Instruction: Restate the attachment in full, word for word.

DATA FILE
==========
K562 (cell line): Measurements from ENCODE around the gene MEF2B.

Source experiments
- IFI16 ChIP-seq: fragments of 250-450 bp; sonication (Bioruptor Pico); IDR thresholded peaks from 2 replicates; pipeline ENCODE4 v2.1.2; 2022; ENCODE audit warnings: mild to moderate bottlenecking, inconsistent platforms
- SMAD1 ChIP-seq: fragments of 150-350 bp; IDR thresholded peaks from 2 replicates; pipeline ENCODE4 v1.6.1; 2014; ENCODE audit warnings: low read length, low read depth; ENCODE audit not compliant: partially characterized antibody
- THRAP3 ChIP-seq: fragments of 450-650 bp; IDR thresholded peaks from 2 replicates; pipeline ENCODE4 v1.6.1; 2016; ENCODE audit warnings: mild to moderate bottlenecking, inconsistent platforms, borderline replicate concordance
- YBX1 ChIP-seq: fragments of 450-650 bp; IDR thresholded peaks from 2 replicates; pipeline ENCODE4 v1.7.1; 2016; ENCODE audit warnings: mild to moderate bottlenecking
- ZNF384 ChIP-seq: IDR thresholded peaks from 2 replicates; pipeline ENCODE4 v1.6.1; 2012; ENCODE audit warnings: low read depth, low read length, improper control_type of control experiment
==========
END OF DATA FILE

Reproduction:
K562 (cell line): Measurements from ENCODE around the gene MEF2B.

Source experiments
- IFI16 ChIP-seq: fragments of 250-450 bp; sonication (Bioruptor Pico); IDR thresholded peaks from 2 replicates; pipeline ENCODE4 v2.1.2; 2022; ENCODE audit warnings: mild to moderate bottlenecking, inconsistent platforms
- SMAD1 ChIP-seq: fragments of 150-350 bp; IDR thresholded peaks from 2 replicates; pipeline ENCODE4 v1.6.1; 2014; ENCODE audit warnings: low read length, low read depth; ENCODE audit not compliant: partially characterized antibody
- THRAP3 ChIP-seq: fragments of 450-650 bp; IDR thresholded peaks from 2 replicates; pipeline ENCODE4 v1.6.1; 2016; ENCODE audit warnings: mild to moderate bottlenecking, inconsistent platforms, borderline replicate concordance
- YBX1 ChIP-seq: fragments of 450-650 bp; IDR thresholded peaks from 2 replicates; pipeline ENCODE4 v1.7.1; 2016; ENCODE audit warnings: mild to moderate bottlenecking
- ZNF384 ChIP-seq: IDR thresholded peaks from 2 replicates; pipeline ENCODE4 v1.6.1; 2012; ENCODE audit warnings: low read depth, low read length, improper control_type of control experiment